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Doctoral Students at FIRST Center Share Fire Service Research, Goals, and More

Students at fire house

September 29, 2023

This piece is from the Center for Firefighter Injury Research and Safety Trends (FIRST)'s REP Magazine | Issue 1

Madison Raposa, MS, and Ashley Geczik, MPH, are two students at the Drexel University Dornsife School of Public Health being mentored by Dr. Jennifer Taylor, director of the Center for Firefighter Injury Research and Safety Trends (FIRST), as they pursue their PhDs in Environmental and Occupational Health.

As a PhD candidate, Geczik is focusing on completing her research in preparation for her final defense in the spring of 2024. She is examining organizational safety climate—the shared perceptions of first responders regarding their department’s safety protocols—and its association with occupational diseases prevalent among firefighters.

This past year, as she was working to complete her doctoral coursework, she conducted research using beta-test data from the Fire service Organizational Culture of Safety (FOCUS) survey to study the difference in safety climate based on department size. Her research revealed that career departments often have lower safety climate scores than their combination or volunteer counterparts. This work published in the Injury Epidemiology journal, has been featured at several FIRST Center conferences and presentations and has become a prime example of the work that FIRST Center students can accomplish.

As the daughter of a 9/11 World Trade Center disaster worker, Geczik sought out the opportunity to work with FIRST for her doctoral training because of their focus on first responder health and safety. She is passionate about giving back to a community of workers that does so much for the population they serve.

During her time with FIRST, Geczik has not only had the opportunity to conduct important data analysis—she has also engaged directly with fire and rescue departments, hearing from leadership about their concerns and working with them to develop the newest iteration of the FOCUS survey.

“I find joy in answering research questions that originate from our fire service partners,” she says. “Each day that I sit down for work, I know that I am doing this work for the US fire and rescue service.”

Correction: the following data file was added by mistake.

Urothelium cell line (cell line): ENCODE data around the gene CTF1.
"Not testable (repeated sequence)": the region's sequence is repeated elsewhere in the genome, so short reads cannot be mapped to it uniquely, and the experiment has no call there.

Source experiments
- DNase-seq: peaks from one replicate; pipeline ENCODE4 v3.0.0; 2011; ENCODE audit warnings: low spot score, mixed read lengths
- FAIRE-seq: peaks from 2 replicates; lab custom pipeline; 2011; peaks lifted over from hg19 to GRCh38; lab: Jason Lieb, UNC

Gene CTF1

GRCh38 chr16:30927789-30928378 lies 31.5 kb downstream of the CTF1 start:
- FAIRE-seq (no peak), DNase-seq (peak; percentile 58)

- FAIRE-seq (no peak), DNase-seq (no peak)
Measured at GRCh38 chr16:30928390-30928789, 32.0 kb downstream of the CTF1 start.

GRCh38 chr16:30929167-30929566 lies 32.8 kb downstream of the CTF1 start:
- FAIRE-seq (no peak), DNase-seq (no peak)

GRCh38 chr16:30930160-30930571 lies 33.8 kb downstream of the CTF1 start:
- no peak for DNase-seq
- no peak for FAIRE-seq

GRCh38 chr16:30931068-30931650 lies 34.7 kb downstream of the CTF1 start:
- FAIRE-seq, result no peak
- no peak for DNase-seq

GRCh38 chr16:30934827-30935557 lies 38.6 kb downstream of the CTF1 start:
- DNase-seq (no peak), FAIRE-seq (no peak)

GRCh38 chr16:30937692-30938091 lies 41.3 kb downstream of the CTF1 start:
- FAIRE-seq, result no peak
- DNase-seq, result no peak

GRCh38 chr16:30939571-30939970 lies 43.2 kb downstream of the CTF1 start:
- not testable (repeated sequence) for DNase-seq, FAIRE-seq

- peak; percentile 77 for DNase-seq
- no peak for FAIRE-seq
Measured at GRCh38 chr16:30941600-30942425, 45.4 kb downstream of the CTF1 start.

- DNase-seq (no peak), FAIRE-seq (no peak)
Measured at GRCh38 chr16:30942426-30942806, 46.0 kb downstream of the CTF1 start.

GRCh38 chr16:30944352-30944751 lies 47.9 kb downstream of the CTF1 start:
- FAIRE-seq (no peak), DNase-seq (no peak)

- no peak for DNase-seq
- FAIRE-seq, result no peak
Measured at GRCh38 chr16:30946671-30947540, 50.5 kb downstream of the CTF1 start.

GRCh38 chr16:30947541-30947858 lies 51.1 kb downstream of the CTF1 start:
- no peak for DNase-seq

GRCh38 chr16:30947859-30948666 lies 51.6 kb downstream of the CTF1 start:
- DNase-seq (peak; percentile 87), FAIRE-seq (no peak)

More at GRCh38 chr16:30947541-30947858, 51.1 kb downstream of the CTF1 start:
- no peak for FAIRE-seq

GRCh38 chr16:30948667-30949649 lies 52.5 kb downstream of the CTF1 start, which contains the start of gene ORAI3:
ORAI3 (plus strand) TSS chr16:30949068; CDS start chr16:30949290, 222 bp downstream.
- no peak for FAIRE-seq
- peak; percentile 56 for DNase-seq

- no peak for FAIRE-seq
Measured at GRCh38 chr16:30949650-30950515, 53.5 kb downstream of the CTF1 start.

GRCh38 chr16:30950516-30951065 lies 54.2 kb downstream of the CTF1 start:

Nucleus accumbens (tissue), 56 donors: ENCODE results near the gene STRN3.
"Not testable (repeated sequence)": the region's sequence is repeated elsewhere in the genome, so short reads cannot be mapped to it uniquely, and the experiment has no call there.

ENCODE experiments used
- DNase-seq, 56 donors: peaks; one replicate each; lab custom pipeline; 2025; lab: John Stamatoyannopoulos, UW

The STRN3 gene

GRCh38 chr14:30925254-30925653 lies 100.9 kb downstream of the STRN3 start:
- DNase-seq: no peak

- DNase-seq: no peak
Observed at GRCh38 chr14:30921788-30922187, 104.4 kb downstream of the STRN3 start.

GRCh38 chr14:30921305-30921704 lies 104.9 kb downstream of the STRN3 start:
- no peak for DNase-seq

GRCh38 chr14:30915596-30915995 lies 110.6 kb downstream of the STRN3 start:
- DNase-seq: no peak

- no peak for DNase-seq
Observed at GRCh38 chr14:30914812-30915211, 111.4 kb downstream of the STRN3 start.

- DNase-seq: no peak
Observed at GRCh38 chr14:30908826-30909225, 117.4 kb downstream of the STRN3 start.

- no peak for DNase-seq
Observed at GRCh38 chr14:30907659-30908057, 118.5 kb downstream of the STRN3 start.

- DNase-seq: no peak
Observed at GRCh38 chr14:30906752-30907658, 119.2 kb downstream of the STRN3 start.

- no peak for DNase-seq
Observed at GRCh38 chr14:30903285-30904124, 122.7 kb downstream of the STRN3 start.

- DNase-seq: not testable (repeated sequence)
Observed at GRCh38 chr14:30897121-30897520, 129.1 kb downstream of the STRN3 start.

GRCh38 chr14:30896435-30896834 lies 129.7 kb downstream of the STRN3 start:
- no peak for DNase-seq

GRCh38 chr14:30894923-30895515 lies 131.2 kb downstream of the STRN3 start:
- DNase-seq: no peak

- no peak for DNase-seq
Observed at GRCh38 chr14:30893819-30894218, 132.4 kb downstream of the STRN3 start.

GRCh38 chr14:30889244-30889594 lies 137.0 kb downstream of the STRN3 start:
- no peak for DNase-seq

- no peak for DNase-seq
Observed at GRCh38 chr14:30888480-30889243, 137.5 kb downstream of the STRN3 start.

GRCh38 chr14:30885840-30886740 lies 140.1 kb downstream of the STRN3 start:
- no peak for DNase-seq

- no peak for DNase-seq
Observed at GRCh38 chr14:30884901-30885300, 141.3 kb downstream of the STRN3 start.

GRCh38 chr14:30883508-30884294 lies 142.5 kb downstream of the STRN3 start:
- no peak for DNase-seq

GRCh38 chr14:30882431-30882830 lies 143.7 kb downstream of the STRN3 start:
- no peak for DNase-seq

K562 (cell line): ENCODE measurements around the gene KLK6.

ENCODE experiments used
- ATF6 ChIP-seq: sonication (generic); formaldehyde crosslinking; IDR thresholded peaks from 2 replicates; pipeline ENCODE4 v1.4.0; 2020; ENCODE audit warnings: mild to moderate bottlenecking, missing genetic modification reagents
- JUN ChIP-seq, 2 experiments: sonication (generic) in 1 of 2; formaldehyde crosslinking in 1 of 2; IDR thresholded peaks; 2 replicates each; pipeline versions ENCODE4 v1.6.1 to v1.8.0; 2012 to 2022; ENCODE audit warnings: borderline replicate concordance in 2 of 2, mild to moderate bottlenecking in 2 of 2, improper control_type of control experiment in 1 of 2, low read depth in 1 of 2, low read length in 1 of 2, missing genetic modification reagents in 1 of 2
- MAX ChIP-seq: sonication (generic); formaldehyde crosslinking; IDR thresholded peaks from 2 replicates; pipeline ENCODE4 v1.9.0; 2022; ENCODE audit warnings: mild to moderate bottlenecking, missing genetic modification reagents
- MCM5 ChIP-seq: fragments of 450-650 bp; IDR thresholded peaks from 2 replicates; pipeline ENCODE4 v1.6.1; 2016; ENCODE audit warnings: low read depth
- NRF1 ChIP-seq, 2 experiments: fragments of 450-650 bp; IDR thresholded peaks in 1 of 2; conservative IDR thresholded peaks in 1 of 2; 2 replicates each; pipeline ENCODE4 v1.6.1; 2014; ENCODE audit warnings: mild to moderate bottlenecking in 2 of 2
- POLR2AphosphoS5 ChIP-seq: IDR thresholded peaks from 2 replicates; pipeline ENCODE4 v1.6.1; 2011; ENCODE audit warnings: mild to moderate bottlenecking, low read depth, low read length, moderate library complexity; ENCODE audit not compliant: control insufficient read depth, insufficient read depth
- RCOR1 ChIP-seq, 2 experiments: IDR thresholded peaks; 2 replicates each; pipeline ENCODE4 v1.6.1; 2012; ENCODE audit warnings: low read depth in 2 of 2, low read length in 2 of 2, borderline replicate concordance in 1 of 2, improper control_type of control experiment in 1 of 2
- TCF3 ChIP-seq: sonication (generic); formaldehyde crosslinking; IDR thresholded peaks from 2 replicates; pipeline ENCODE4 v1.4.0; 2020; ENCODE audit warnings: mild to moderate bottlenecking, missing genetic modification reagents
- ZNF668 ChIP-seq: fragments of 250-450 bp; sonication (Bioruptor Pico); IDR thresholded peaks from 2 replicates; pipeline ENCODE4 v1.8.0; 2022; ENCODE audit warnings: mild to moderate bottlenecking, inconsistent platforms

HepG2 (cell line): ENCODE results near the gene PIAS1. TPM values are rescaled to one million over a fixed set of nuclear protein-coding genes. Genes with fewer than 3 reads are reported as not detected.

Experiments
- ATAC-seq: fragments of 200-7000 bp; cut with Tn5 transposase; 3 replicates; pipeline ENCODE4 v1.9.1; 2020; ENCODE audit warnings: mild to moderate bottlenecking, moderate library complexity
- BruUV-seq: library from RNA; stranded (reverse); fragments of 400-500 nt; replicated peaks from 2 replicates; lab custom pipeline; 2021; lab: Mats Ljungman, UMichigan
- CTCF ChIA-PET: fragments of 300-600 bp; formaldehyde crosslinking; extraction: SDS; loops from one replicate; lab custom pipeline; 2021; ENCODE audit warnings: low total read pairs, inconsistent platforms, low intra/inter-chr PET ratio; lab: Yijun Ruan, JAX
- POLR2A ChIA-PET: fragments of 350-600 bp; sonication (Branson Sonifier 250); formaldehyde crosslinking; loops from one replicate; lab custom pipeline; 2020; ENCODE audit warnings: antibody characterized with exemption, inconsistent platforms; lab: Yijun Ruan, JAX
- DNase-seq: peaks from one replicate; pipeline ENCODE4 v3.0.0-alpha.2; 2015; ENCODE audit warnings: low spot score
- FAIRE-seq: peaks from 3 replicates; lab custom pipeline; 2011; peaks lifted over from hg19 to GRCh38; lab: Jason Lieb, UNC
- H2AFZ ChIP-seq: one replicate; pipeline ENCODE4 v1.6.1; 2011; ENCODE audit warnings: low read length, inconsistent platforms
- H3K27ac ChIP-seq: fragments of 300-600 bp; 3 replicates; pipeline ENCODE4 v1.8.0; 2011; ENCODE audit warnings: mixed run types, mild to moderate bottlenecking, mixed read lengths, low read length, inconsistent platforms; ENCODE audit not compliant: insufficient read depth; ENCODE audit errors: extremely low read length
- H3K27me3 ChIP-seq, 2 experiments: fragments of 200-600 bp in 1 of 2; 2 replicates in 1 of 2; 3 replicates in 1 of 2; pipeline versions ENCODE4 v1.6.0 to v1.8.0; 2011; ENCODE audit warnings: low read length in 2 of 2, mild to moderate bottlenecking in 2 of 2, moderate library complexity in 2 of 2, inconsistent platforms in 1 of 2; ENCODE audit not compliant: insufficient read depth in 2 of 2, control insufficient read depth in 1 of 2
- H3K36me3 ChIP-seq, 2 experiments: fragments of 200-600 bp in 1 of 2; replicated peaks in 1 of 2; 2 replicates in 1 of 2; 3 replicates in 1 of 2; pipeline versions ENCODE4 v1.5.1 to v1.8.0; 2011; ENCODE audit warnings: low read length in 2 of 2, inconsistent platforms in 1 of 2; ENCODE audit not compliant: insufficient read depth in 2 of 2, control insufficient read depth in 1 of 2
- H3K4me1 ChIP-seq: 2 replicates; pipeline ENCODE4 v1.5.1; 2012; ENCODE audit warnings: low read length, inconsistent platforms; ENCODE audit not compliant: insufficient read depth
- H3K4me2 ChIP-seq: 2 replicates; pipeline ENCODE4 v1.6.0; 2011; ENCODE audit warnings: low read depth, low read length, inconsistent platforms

Raposa defended her doctoral research proposal over the summer of 2023 and will begin her research this coming fall. Her thesis will analyze the impacts of work environment on the mental health and well-being of first responders.

In 2022, Raposa led research examining the effects of the COVID-19 pandemic on mental well-being among firefighters and EMS responders as part of the COVID-19 RAPID Mental Health Assessment (RAPID). Her work, published in the Journal of Occupational and Environmental Medicine, revealed that well-being decreased in a workforce hat was severely impacted by ever-changing job conditions and other work-related stressors caused by the pandemic. Raposa’s study is yet another example of the monumental research efforts that are spearheaded by students of FIRST.

As a budding public health professional, Raposa’s experience at Drexel University working with FIRST has increased her confidence in her skills and knowledge. “I have had the opportunity to engage with important stakeholders, experience what happens behind the scenes of conducting research, and learned how to use my skills to solve real-world problems in the fire and rescue service,” she says.

Both Geczik and Raposa have an optimistic outlook for their futures as public health practitioners once they finish their doctoral training.

“I’m a work in progress,” Geczik says, “but I am grateful to have the support of my FIRST Center colleagues as I continue to build these skills.”

Raposa echoed this sentiment, saying, “Being a part of the FIRST Center team has been game-changing for me thus far and I am excited to see where the next couple years takes me.”

“My work with the fire and rescue service will hopefully not end with my time here as a doctoral student,” Geczik adds.

Both Geczik and Raposa expect to complete their doctoral studies within the next few years and are eager to discover where their post-doctoral professional journeys will take them.

Geczik received a Bachelor of Science in Biology from Loyola University and a Master of Public Health in Epidemiology with a Certificate in Chronic Disease Epidemiology from Columbia University.

Raposa received a Bachelor of Arts in Health Science from Stonehill College and a Master of Science in Population Health Research with a focus in Epidemiology from Boston University.

For questions about the FIRST Center, please contact Victoria Gallogly, MPH, FIRST Center Outreach & Communication Coordinator at